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By BILLY SINGLETON
Daily News Staff Writer
The Alaska Department of Fish and Game on June 25 began requiring permits for all sport, personal use and subsistence shrimp fishing in Southeast Alaska. Only commercial shrimpers were previously required to hold permits.
Fish and Game Ketchikan Area Manager Scott Walker said on Friday that declining commercial catches and limited data about overall shrimp harvests made the policy necessary.
The permit is free and works like a logbook, with fishermen required to log all of their catches. According to Fish and Game, 2,413 permits have been issued in Southeast Alaska, including 323 out of Ketchikan, as of Friday.
Walker said that Fish and Game has measured significant declines in commercial shrimp harvests in recent years and received complaints from commercial shrimp fishermen.
“In some of the areas, the declines have been huge,” Walker said. “Maybe we’re at 25 percent of the historical quota or half of the historical quota.”
But according to Walker, Fish and Game has little idea what the overall shrimp harvests look like because it doesn’t have catch information from other user groups. Walker said Southeast Alaska’s commercial shrimp fishery likely accounts for less than half of its overall shrimp harvests.
“... For example, in District 1 we have a commercial fishery that lasts a week or two. So, say, two weeks,” Walker said. “We know exactly how much shrimp is being harvested in that district for that time period. Every commercial fisherman has to make a landing and a report. But now, for the rest of the year, so, 11-and-a-half months, we have no idea how much shrimp is being taken out of these areas. So it makes sense, for us to be able to manage these stocks, to know how much shrimp is being removed, both commercial and from the other user groups.”
Walker said the decision was met with some surprise and resistance, but that most of those affected understood that Fish and Game is simply doing its job.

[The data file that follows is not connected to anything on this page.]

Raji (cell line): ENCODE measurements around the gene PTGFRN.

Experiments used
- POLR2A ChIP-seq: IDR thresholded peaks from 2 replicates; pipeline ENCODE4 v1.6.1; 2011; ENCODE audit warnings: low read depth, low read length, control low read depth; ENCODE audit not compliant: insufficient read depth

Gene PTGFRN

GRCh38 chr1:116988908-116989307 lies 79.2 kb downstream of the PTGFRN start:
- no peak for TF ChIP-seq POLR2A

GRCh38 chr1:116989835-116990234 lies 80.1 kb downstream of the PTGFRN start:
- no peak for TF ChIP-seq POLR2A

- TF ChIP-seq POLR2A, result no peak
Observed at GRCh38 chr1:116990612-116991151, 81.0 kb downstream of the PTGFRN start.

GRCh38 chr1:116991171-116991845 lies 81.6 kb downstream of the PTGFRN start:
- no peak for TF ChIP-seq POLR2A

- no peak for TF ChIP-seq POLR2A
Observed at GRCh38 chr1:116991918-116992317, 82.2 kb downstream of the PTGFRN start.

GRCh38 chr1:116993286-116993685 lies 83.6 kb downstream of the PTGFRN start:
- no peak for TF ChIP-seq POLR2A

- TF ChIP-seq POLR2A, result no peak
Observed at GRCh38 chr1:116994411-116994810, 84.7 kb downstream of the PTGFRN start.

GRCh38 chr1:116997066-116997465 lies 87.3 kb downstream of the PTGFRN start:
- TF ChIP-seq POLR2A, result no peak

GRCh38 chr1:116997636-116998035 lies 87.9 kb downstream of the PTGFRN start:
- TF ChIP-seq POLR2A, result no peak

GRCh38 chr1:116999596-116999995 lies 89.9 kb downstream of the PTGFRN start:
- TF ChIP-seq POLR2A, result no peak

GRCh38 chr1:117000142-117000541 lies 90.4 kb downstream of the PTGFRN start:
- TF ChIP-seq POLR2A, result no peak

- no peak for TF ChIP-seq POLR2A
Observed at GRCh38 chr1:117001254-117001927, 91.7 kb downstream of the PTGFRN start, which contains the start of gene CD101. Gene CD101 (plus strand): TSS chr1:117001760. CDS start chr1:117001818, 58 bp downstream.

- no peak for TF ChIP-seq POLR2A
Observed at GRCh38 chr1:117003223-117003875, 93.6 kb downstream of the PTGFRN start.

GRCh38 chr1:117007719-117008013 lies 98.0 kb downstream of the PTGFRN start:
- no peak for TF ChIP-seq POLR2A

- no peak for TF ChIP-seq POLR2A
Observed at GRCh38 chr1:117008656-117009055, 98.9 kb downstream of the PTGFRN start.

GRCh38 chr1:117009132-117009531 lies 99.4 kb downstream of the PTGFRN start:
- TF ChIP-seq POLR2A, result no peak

“That’s what resource managers do,” he said. “Their goal is to start programs to get more data to be able to see a clearer picture. … The picture wasn’t that clear, missing such a large component of the harvest.”
Walker said that the new permitting rule won’t have direct consequences for fishermen, aside from having to log their catch.
“In theory, nobody is going to change the way they fish,” Walker said. “What it’s really done is it’s another piece of regulation that people have to deal with. But it shouldn’t really make any changes. The benefit will be that now we will know how much harvest is taking place.”
Walker did say that the information would help Fish and Game determine what kind of future regulations might be necessary, if any. He noted the Clover Pass shrimp fishery as an example of an area that might currently be overfished, in which case the data would be beneficial.
“I think all of us benefit from having a healthy resource,” he said. “As effort and harvest grows, that’s just what is needed. That’s just what you have to do.”
Those participating in sport, personal use and subsistence shrimp fisheries can obtain the permit for free at the Department of Fish and Game offices or online. For more information, contact the Department of Fish and Game.